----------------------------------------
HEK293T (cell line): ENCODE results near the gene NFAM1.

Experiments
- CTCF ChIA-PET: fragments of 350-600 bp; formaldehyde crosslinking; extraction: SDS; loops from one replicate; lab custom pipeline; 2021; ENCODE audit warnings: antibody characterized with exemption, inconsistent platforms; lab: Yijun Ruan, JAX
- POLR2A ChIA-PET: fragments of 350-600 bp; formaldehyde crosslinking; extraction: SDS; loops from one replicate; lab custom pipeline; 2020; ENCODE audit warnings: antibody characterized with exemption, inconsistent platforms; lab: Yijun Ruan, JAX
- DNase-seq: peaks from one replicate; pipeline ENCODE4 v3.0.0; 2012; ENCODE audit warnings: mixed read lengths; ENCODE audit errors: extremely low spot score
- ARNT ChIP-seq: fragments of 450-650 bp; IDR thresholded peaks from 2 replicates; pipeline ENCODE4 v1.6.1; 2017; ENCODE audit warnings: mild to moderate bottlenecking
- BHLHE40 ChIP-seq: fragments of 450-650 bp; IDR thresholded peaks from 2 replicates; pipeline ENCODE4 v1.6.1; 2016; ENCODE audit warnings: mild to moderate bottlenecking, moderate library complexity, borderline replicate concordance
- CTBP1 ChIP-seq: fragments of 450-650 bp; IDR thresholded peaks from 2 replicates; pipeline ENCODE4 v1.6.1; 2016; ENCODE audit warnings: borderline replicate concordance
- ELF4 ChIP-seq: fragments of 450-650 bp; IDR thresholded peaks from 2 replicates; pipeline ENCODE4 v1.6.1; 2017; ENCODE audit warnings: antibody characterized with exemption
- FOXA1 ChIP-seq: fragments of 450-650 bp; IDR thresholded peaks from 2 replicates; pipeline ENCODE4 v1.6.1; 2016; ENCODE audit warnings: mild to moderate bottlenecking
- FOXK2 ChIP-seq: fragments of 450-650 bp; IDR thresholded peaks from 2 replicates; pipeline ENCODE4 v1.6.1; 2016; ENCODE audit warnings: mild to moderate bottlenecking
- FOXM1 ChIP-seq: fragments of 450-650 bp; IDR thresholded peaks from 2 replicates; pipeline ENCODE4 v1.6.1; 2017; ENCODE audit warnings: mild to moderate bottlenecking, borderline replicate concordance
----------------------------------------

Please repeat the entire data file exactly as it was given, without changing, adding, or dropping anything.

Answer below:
HEK293T (cell line): ENCODE results near the gene NFAM1.

Experiments
- CTCF ChIA-PET: fragments of 350-600 bp; formaldehyde crosslinking; extraction: SDS; loops from one replicate; lab custom pipeline; 2021; ENCODE audit warnings: antibody characterized with exemption, inconsistent platforms; lab: Yijun Ruan, JAX
- POLR2A ChIA-PET: fragments of 350-600 bp; formaldehyde crosslinking; extraction: SDS; loops from one replicate; lab custom pipeline; 2020; ENCODE audit warnings: antibody characterized with exemption, inconsistent platforms; lab: Yijun Ruan, JAX
- DNase-seq: peaks from one replicate; pipeline ENCODE4 v3.0.0; 2012; ENCODE audit warnings: mixed read lengths; ENCODE audit errors: extremely low spot score
- ARNT ChIP-seq: fragments of 450-650 bp; IDR thresholded peaks from 2 replicates; pipeline ENCODE4 v1.6.1; 2017; ENCODE audit warnings: mild to moderate bottlenecking
- BHLHE40 ChIP-seq: fragments of 450-650 bp; IDR thresholded peaks from 2 replicates; pipeline ENCODE4 v1.6.1; 2016; ENCODE audit warnings: mild to moderate bottlenecking, moderate library complexity, borderline replicate concordance
- CTBP1 ChIP-seq: fragments of 450-650 bp; IDR thresholded peaks from 2 replicates; pipeline ENCODE4 v1.6.1; 2016; ENCODE audit warnings: borderline replicate concordance
- ELF4 ChIP-seq: fragments of 450-650 bp; IDR thresholded peaks from 2 replicates; pipeline ENCODE4 v1.6.1; 2017; ENCODE audit warnings: antibody characterized with exemption
- FOXA1 ChIP-seq: fragments of 450-650 bp; IDR thresholded peaks from 2 replicates; pipeline ENCODE4 v1.6.1; 2016; ENCODE audit warnings: mild to moderate bottlenecking
- FOXK2 ChIP-seq: fragments of 450-650 bp; IDR thresholded peaks from 2 replicates; pipeline ENCODE4 v1.6.1; 2016; ENCODE audit warnings: mild to moderate bottlenecking
- FOXM1 ChIP-seq: fragments of 450-650 bp; IDR thresholded peaks from 2 replicates; pipeline ENCODE4 v1.6.1; 2017; ENCODE audit warnings: mild to moderate bottlenecking, borderline replicate concordance